In December 2010, we presented posters detailing our work thus far and our next steps. I got some solid feedback, as well as encouragement on the directions I'm taking (and had really insightful conversations with students, faculty, and guests). The main themes that arose were ensuring that this project empowers people, and lets people know that this was bad at the time, but now it's just become a part of our life story and identity. People also asked about categories of reverse culture shock (such as social, professional, etc.), and what other international exchange programs are (or aren't) doing to address this.

Poster for our winter poster presentation

Generative and Evaluative Research


Once I knew that I would be developing an online resource/platform, I began considering alternate audiences beyond just JET participants. I reached out to a number of friends, in formal interviews and informal conversations, to see what they knew and wanted to know about their friends' experiences, and whether an online resource would be of interest or use to them. They affirmed that they would be interested in learning about their friends' particular experiences abroad, but that they probably wouldn't be interested if they didn't know someone on the program.


I conducted a 45-minute guided storytelling session with four fellow JET alumni. Their experiences affirmed the main ideas that Every Situation Is Different, but that there were some underlying tenets of their returns home that were in line with each other and with other participants. Hearing about the lasting impacts of their experiences abroad was still very valuable, though, as was understanding what brought them to Japan and what made them decide to leave (or, in one person's case, why he was forced to leave, when his town canceled their ties to the JET Programme after his 2nd year).


I did two sets of online card sorting, to have people evaluate the usefulness of different ideas/bits of functionality/etc. I was considering for the final prototype. One set was with JET alumni and the other was with returnees in general (mostly international students or study abroad returnees), to reaffirm the idea that the underlying principles of this solution are relevant to people beyond JETs. The results helped me cull some ideas and reorganize others.


For my own brainstorming purposes, I created 4 personas that are representative of a large number of JET participants, and based partly on people I actually knew through JET. The personas encapsulate various age groups, relationship status, types of placements and work situations, and motivations for being on JET.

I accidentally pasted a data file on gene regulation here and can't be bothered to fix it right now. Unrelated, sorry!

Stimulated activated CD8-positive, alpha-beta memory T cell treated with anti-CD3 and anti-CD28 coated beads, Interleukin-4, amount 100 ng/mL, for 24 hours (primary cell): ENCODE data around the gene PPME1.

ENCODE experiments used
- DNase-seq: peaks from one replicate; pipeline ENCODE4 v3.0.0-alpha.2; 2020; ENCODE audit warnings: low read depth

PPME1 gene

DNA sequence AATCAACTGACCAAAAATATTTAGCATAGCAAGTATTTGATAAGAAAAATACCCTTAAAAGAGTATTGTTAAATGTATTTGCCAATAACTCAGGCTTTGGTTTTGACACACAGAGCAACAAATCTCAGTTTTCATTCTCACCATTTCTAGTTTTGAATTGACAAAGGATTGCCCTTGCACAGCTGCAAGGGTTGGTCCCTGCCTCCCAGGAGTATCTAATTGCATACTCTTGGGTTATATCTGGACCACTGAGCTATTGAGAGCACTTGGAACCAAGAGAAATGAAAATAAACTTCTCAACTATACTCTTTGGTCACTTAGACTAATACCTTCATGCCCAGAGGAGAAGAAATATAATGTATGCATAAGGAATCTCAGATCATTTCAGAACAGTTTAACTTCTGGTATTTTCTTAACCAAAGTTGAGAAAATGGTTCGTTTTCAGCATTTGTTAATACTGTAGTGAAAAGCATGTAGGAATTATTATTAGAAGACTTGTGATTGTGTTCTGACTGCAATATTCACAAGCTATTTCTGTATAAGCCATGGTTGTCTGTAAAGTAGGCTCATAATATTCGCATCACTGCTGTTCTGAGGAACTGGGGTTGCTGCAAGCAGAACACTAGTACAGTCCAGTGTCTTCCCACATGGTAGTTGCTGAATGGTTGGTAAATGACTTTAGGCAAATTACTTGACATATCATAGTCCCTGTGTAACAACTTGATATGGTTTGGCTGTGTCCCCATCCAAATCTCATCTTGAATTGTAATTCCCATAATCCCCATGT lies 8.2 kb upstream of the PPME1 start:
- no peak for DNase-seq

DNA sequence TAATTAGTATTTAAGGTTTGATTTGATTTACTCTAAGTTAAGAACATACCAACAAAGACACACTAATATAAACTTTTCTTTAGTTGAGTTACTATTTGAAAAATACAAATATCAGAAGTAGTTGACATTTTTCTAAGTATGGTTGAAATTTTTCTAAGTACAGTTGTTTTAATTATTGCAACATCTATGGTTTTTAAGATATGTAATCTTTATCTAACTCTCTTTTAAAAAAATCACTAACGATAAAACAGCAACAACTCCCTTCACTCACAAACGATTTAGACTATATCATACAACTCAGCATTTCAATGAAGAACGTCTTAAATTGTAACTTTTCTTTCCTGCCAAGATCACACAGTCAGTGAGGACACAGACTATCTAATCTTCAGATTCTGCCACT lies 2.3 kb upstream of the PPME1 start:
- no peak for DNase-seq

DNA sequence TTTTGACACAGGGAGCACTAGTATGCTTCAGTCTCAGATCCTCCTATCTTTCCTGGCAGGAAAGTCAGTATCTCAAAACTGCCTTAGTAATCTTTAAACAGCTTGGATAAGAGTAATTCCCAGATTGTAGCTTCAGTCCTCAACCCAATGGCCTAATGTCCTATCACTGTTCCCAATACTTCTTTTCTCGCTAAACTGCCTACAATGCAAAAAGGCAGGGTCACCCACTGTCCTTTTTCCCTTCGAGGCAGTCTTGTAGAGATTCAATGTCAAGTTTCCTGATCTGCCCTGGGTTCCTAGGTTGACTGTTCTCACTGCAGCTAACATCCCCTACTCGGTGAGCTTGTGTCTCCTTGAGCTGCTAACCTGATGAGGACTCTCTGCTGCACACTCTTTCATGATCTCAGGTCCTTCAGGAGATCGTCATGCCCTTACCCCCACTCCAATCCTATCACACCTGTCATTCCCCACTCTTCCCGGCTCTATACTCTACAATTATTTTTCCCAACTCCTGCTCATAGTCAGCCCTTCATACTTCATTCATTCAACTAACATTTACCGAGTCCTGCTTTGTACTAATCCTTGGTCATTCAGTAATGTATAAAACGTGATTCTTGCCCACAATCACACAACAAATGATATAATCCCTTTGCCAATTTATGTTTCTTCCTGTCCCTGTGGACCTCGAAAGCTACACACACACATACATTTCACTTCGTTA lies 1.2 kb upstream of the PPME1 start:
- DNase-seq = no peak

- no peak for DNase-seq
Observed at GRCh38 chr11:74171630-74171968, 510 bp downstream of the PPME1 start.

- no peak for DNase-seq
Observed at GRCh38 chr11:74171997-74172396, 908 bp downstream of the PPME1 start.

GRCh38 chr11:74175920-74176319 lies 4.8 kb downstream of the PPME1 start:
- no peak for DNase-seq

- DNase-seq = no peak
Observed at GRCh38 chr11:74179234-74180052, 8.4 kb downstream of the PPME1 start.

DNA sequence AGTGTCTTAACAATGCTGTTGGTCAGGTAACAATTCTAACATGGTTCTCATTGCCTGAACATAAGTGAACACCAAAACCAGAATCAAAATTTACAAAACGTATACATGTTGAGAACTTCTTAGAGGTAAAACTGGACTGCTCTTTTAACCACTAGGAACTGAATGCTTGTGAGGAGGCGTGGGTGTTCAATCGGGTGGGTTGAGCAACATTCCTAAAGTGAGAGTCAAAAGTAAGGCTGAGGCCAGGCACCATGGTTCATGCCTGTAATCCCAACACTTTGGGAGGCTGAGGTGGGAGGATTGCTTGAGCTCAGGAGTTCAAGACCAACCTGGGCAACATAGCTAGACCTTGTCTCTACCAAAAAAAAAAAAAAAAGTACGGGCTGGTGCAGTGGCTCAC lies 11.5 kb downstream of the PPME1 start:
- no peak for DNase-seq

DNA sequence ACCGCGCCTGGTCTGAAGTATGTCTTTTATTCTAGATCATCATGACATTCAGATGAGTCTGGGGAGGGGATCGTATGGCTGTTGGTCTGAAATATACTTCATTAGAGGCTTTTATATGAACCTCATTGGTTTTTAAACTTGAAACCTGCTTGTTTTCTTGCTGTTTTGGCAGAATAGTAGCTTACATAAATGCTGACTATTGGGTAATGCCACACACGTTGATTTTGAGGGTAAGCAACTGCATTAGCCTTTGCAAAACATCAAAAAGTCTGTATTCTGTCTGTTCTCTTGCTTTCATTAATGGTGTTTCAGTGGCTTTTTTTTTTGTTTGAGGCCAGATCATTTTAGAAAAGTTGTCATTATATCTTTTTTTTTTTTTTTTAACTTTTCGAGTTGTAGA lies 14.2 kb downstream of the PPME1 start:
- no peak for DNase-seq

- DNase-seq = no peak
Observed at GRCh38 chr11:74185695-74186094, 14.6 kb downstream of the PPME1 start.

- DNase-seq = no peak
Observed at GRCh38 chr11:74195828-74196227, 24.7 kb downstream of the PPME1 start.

Just as valuable as the formal research methods was observing and chatting with people in informal settings. I've had informal conversations with many of my JET alum friends, and I've watched and listened in on topics of conversations at JET Alumni Association events I've attended here in Pittsburgh and elsewhere. There has been something to learn from pretty much every encounter I've had with other JET alumni.

Wireframes and Spring Poster Session


I went through several iterations before settling on this particular information architecture. Besides just the wireframes, I had notes to myself about overlapping areas of functionality, but further iterations helped me to refine and streamline them.

(I also did mood boards, which until recently were featured on my portfolio, but I've opted to remove them because, while they were helpful to me, they weren't really portfolio-quality, to put it nicely. Oh, the clarity that time and experience bring!)

High-level wireframe: About High-level wireframe: Connect High-level wireframe: Resources

Spring Poster

This was part of a feedback-soliciting poster session in April 2011. We presented our concepts to faculty, students, and visitors, and then had short review/critique sessions with 3-member faculty panels to receive direct feedback on our concept and work thus far. This poster details the main premise of Okaeri (the concept) as it currently stands, without really delving into research or any content covered on the December poster.

Download the full-sized thesis poster (PDF).

Poster for our spring poster session

Final Concept

Following is a small selection of mock-ups of the website visuals. Note that these focus more heavily on the visuals than they do on the specifics of the content/layout. I unfortunately ran out of time and could not actually finish designing and testing by the end of the academic year.

ABOUT REVERSE CULTURE SHOCK More "familiar" and relatable information on reverse culture shock, as well as testimonials from other users/JET alumni.

RETURNEE RESOURCES A personalized timeline, that lists nationwide JET dates, events and dates of a user's local JET community, and "helpful hints" generated by the system to help smooth over his/her departure prep and return. The user can also input personal dates and milestones.


  • Discuss: An expansive forum, modeled after a mix of Quora/MetaFilter and Tumblr/Posterous. This contains a mix of forum threads/conversations, posted photos and images, and public blog posts.
  • Display: A place for alumni to share their own personal art, photography, writing, and other creative outlets.
  • Self: The user's profile and control panel (with robust privacy settings). The profile collates all of the user's postings and activity on one page.
  • Connect Robust browsing and searching features to find other users. Additionally, there's a listing of events coordinated by Okaeri (online chats, offline meetups) and various JET Alumni Association chapters, as well as information on joining a mentorship network and a CouchSurfing-type group.

Final visual concept: About

Final visual concept: Resources

Final visual concept: Community